Common Core math

So, Evan (my 2nd grader) had a pretty interesting math homework problem last week.  It presented a math problem and then said a student had made a specific error in solving the problem, i.e., 250-90=140 or something like that, and the homework was to get the actual right answer and explain what the hypothetical student had done wrong.  Common Core math(!!) I thought.  Not just applying an algorithm to solving a subtraction problem, but rather showing that you understand how math/subtraction actually work.  Cool.  Now, in this case, neither Evan, nor myself, nor my wife could quite figure out why the mistake was made, but I really appreciated that a seemingly simple math problem was calling for higher order thinking.

Earlier this week, I came across this nice blog post from a math teacher defending this kind of common core math from right-wing attacks that really puts things in perspective (and I think would have helped me figure out the particular homework problem):

Over the past week, I’ve seen this image multiple times on Facebook and elsewhere, a supposed denunciation of the Common Core version of math that kids are now learning:

That picture is especially popular on conservatives’ Facebook walls… and I’m sure one of your relatives has said something about it, too.

On the surface, it seems ridiculous. The top makes sense; the bottom is silly; screw you, Common Core!

Except that the top doesn’t make sense, the bottom does, and the connection to Common Core is completely misunderstood. (Says this math teacher.)

Here’s what’s going on: The top is how most of us learned subtraction. I’m sure your teachers taught you what was going on mathematically, but do you really remember what they said? Probably not. For us, it’s just an algorithm. You can do it without thinking. You hope there’s no “borrowing” of numbers involved, but if you had to do it by hand, you could probably pull it off.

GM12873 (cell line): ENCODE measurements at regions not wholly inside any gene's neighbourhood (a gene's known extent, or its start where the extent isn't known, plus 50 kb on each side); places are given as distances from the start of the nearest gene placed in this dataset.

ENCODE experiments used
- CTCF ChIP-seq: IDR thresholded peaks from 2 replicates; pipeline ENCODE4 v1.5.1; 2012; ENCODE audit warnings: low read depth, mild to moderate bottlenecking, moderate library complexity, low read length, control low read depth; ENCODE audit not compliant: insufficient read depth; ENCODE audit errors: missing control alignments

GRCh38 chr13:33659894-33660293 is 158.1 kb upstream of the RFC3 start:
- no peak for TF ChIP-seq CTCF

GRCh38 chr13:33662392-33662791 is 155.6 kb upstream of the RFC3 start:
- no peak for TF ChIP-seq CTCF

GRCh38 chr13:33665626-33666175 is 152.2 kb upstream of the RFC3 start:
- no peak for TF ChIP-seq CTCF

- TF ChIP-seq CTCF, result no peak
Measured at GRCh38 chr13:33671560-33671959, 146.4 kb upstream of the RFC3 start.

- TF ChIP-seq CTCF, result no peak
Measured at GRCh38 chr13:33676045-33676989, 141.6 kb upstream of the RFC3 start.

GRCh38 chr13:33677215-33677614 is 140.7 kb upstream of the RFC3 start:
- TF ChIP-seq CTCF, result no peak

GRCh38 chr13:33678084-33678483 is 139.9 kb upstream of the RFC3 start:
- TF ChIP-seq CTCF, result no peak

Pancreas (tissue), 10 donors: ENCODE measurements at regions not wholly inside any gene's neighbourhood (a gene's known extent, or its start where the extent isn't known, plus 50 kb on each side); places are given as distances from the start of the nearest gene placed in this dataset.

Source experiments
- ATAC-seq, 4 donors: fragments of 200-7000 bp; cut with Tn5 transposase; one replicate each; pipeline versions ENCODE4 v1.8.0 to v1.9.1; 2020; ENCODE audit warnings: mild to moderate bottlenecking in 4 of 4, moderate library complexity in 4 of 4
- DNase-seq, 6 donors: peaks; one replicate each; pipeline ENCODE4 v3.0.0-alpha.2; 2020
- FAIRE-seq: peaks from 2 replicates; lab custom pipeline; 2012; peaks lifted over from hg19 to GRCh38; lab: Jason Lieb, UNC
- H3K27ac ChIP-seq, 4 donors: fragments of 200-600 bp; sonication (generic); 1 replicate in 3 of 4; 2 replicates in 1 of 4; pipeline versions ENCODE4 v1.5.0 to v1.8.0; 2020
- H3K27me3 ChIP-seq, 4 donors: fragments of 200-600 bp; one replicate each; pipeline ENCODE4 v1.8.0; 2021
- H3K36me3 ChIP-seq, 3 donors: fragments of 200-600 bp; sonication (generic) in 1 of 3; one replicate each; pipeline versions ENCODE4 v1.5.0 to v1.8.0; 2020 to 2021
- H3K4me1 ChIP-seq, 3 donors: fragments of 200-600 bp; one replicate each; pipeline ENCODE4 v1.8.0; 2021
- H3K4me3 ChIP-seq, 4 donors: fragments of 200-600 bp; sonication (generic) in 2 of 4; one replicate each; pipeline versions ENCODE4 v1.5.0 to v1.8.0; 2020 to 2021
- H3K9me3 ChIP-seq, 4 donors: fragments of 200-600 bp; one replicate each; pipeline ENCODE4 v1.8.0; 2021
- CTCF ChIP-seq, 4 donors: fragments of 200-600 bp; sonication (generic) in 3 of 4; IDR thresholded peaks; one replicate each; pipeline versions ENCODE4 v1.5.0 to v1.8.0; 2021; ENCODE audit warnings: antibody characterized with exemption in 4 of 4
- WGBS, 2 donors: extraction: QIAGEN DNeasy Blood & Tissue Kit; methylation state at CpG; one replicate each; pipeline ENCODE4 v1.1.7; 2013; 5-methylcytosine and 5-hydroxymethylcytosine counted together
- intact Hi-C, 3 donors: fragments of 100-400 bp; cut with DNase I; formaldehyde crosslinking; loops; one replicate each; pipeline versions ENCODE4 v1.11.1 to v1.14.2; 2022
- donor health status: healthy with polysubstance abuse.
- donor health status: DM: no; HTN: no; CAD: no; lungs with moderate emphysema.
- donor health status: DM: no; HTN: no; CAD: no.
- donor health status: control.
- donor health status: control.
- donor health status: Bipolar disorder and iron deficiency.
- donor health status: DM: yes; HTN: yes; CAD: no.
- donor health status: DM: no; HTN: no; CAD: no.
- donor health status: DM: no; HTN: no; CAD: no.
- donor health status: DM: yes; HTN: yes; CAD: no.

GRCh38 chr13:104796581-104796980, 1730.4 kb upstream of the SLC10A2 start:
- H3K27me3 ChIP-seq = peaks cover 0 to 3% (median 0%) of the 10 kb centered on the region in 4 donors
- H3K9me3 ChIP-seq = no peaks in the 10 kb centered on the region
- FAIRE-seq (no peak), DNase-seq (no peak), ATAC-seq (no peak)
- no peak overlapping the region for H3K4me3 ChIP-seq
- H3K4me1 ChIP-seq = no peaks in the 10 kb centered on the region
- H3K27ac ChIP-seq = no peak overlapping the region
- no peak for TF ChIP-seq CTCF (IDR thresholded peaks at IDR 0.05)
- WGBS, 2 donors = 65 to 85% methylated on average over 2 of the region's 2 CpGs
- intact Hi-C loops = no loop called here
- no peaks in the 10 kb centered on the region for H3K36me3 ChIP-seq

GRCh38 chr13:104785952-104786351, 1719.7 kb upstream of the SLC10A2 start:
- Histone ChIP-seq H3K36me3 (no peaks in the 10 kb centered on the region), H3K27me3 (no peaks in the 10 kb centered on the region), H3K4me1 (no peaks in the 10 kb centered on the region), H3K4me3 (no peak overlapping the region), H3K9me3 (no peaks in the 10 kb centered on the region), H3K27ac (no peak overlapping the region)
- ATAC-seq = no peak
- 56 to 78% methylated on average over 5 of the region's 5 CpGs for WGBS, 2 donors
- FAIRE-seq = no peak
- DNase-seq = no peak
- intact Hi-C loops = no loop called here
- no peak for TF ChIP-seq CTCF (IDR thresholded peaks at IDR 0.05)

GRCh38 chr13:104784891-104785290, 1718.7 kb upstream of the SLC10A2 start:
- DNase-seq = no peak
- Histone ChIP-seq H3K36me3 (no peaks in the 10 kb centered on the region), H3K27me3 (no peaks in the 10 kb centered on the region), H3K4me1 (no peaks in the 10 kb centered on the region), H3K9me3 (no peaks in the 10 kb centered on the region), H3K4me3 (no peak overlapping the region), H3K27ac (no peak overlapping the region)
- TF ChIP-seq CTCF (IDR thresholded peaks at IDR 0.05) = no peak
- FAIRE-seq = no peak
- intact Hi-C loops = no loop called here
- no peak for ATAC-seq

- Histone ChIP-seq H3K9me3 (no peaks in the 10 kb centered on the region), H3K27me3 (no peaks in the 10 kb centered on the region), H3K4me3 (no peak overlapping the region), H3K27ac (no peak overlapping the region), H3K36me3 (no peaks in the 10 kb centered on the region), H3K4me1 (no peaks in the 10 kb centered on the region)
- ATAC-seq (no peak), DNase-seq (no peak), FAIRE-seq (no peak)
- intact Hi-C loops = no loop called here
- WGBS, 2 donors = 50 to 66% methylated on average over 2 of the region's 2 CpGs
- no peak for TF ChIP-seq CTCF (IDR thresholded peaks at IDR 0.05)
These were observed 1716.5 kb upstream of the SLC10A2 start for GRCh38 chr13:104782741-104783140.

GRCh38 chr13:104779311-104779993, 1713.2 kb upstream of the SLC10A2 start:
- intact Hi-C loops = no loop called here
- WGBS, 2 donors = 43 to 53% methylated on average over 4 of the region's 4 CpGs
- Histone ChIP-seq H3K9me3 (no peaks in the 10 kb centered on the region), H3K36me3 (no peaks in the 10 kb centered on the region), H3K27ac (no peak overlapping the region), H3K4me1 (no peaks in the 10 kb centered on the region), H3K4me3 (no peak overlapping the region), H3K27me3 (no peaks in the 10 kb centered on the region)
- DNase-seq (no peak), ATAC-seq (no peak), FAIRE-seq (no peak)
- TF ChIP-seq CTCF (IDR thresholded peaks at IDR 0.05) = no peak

The problem with that method is that if I ask students to explain why it works, they’d have a really hard time explaining it to me. They might be able to do the computation, but they don’t get the math behind it. For some people, that’s fine. For math teachers, that’s a problem because it means a lot of students won’t be able to grasp other math concepts in the future because they never really developed “number sense.”

That’s where the bottom solution comes into play. I admit it’s totally confusing but here’s what it’s saying:

If you want to subtract 12 from 32, there’s a better way to think about it. Forget the algorithm. Instead, count up from 12 to an “easier” number like 15. (You’ve gone up 3.) Then, go up to 20. (You’ve gone up another 5.) Then jump to 30. (Another 10). Then, finally, to 32. (Another 2.)

I know. That’s still ridiculous. Well, consider this: Suppose you buy coffee and it costs $4.30 but all you have is a $20 bill. How much change should the barista give you back? (Assume for a second the register is broken.)

You sure as hell aren’t going to get out a sheet of paper and do this:

Instead, you’d just figure it out this way: It’d take 70 cents to get to $5… and another $15 to get to $20… so you should get back $15.70.

That’s it. That’s the sort of math most of us do on a regular basis and it’s exactly the sort of thinking the “new” way in the picture is attempting to explain. Granted that was an *awful* example to use, but that’s the idea. If students can get a handle on thinking this way instead of just plugging numbers into a formula, the thinking goes, it’ll make other math skills much easier to understand.

Cool.  I really liked that explanation.  The Tea Party, apparently, wants our kids to be drones who can simply apply formulas they’ve been given.  Personally, I’d prefer my kids actually understand what they are doing and be able to think creatively with that knowledge.  To each his own, I suppose.

Photo of the day

Pretty dramatic Telegraph gallery of the recent mudslide:

The search for survivors of Saturday's deadly mudslide grew Monday to include scores of people who were still unaccounted for as the death toll from the wall of trees, rocks and debris that swept through the rural community rose to at least 14 near Oso, Washington